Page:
The park right outside the arena, Valerijin Park, is where the free Pula walking tour leaves from at least daily. The guy who runs it is equally knowledgeable as passionate about his city (and multi-lingual…).
The Roman heritage of the city, where first human traces date back 1 million years to homo erectus, is scattered beyond the amphitheater around the old town. There is the Forum with the Augustus Temple and last remains of the Juno Temple, which in the 13th century was made part of the Communal Palace. There are the Sergii and Twin Arches, which are located on either end of a stretch of wall that once surrounded the old town. And there are numerous other outlines of former Roman buildings plus a few mosaics.
From the 14th to the end of the 18th century Pula was a Venetian fiefdom. The Genovese, Hungarians, and Austria’s Habsburg all tried to conquer it. Only with the end of the Venetian Republic did the Habsburg finally succeed. Pula stayed part of Austria until the empire collapsed in 1918, and from the castle to the museum to apartment blocks by the waterfront, there are still numerous buildings bearing witness to this period.
Becoming Italian once more, the city fell under Fascist rule and was heavily destroyed towards the end of WWII. An exhibition in the castle tells the history of (communist) resistance against the Nazis, under the leadership of no other than Josip Broz Tito, who would go on to rule Yugoslavia until his death in 1980 and is still revered in this part of the World.
The WWII destructions were in a way a blessing as the following (re)construction efforts literally unearthed some of Pula’s ancient history.
The Archeological Museum would be a good place to learn more about Pula’s illustrious and long history. However, it is currently still undergoing major renovation works.
To escape the searing heat go underground: Zerostrasse has several entrances throughout the old town and lets visitors explore the once secret tunnels below the castle.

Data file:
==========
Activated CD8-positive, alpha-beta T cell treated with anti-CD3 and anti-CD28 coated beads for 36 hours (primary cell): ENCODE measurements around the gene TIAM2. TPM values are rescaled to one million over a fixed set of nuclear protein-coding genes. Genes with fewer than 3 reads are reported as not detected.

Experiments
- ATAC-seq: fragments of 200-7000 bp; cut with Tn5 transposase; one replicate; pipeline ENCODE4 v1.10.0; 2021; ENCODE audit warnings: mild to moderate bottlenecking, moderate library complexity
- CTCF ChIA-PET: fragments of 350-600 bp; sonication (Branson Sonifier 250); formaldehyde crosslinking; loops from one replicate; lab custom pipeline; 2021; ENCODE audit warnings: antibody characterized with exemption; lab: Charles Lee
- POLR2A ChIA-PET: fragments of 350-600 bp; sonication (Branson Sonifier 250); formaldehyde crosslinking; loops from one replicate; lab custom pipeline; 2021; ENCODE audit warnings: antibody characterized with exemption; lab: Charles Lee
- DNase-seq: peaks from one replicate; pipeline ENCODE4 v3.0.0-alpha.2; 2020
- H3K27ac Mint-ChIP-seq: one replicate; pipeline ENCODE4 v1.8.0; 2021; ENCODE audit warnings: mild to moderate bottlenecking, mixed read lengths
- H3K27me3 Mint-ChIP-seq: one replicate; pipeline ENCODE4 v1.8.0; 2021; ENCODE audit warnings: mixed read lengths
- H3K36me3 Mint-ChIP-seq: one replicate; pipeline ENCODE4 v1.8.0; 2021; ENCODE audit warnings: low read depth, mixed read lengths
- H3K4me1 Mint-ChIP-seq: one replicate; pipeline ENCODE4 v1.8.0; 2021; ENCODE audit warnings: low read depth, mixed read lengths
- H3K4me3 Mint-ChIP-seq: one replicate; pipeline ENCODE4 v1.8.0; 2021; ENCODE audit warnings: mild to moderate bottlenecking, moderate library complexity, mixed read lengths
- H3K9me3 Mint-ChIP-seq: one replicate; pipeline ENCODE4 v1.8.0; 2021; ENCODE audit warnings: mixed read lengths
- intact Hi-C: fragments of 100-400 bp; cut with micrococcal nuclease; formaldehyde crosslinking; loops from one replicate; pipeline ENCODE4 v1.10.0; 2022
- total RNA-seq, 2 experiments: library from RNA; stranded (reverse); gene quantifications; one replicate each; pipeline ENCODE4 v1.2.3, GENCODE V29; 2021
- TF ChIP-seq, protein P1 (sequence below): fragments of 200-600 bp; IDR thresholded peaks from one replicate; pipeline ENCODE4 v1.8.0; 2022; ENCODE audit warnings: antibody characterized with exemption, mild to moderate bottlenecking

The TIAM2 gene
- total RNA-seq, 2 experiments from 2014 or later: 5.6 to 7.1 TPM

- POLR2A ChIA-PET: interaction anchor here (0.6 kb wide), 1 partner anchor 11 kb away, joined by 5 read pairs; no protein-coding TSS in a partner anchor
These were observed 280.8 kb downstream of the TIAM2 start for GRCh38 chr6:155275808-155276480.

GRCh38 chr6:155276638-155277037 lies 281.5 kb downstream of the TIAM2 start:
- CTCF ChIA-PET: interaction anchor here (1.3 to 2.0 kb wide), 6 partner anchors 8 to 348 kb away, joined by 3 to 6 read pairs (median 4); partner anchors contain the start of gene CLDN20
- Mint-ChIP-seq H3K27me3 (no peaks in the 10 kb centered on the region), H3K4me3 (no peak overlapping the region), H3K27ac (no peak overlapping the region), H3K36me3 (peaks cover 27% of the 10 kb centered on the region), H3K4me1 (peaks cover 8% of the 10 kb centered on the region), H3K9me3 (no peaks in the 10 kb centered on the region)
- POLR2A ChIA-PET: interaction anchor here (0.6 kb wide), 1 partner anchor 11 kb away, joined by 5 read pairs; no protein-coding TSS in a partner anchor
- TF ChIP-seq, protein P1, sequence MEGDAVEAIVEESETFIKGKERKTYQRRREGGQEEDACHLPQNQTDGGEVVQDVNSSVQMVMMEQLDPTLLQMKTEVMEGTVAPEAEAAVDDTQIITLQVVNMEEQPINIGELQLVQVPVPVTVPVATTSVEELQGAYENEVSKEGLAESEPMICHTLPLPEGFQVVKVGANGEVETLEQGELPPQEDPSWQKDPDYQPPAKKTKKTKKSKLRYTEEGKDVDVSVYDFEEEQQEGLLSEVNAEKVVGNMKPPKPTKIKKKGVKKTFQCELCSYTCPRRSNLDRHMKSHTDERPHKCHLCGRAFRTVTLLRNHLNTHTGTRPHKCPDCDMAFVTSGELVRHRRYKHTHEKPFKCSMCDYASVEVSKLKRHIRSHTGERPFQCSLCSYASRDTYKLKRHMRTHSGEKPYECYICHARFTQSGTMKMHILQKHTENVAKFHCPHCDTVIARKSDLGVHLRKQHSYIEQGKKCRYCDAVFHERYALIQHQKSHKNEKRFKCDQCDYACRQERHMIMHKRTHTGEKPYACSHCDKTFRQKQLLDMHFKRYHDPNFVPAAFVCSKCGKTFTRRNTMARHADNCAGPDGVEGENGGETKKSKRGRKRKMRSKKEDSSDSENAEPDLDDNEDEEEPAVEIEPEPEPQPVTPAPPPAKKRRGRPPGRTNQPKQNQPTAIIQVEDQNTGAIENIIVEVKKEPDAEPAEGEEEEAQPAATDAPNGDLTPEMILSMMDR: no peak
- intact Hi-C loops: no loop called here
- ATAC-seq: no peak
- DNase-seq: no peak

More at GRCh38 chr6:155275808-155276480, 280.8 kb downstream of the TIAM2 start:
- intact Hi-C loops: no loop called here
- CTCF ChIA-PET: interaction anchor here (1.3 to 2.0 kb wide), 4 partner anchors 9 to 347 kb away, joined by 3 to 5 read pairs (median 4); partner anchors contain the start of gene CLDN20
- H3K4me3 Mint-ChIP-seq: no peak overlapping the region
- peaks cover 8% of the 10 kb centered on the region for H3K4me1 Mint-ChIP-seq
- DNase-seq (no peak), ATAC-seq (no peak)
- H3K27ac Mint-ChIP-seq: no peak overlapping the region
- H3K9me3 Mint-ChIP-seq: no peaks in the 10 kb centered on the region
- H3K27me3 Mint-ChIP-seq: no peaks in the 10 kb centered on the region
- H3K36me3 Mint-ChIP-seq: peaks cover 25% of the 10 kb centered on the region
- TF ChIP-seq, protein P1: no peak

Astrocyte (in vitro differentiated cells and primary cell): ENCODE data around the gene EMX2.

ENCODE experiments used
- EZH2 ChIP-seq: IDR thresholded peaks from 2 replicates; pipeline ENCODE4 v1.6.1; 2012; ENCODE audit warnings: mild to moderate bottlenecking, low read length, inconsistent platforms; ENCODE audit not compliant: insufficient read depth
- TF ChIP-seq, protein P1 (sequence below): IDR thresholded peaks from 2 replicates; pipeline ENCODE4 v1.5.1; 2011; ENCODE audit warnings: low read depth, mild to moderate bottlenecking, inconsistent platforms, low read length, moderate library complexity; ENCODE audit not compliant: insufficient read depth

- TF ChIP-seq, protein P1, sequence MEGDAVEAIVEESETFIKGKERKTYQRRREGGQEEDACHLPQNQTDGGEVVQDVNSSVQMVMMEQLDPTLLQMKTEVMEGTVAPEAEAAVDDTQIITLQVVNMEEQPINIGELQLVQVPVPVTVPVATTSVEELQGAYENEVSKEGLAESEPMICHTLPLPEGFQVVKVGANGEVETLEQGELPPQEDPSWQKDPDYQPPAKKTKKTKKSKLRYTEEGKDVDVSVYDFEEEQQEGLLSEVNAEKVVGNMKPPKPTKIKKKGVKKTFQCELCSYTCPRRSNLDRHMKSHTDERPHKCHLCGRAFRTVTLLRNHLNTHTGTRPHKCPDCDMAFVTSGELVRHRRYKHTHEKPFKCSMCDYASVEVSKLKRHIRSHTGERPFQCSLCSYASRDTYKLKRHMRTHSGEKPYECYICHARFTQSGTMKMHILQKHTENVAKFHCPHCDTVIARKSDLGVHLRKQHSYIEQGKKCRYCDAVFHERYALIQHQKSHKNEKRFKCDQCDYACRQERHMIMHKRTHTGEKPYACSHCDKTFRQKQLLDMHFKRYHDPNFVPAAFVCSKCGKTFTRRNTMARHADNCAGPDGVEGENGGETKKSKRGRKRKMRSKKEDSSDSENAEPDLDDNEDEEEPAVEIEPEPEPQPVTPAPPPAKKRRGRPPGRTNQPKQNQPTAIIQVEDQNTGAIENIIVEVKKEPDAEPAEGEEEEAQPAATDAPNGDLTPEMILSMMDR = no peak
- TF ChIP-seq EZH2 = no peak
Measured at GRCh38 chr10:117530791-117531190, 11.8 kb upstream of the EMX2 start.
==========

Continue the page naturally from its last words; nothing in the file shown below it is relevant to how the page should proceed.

Meanwhile, the castle itself, which sits on a hill rising from the center of the old town, is a great spot to get the full panorama of Arena, old town, and harbor. Only the odd high tree spoils the view.
For a bit of swimming, head to the beaches, such as Stoja, Stinjan, or Veludela, all of which can be reached by bus. But beware: most beaches are either bits of rock from which to jump into the water or pebbled beaches. The advantage of this is that with a bit of walking along the coast you can easily find a quiet, scenic spot you can have all for yourself. Just bring your bathing shoes.
At the waterfront, there are about half a dozen boats offering pretty much the same two tours: in the morning, set out for a tour around the islands of Brijuni National Park with a two hour stop for some sunbathing and swimming; in the evening, set out for a sunset cruise with a small dinner and free cheap drinks around the islands to discover dolphins, which toil closer to the coast in the waning light as they feed on swarms of fish. I was given the same quote by all boats for all tours: kn220 (or €30). You can haggle over the price when there is a group of you.
The dolphin tour is highly recommendable because of the view when getting back into the port after dark: the amphitheater is lit up in bright golden light while the giraffe-like cranes in the industrial port deliver their very own light show in red, blue, and green.
You can also explore Brijuni National Park, an archipelago just off the coast, on your own. Tito was so fond of the place that he had a big vacation home build right by the water, the White House. While you can book a tour there, an excursion to Brijuni’s main island, Otok Veliki Brijun, is fairly easily self-organized by taking the no. 21 bus to Fazana and catching the ferry from there.
The forts and beaches at the southern tip of the Istrian peninsula, in Premantura, are worth another day trip.
Finally, there is a multitude of festivals staged in Pula and around each year: music, film, bikers,… Check the calendar of events on the pulainfo website.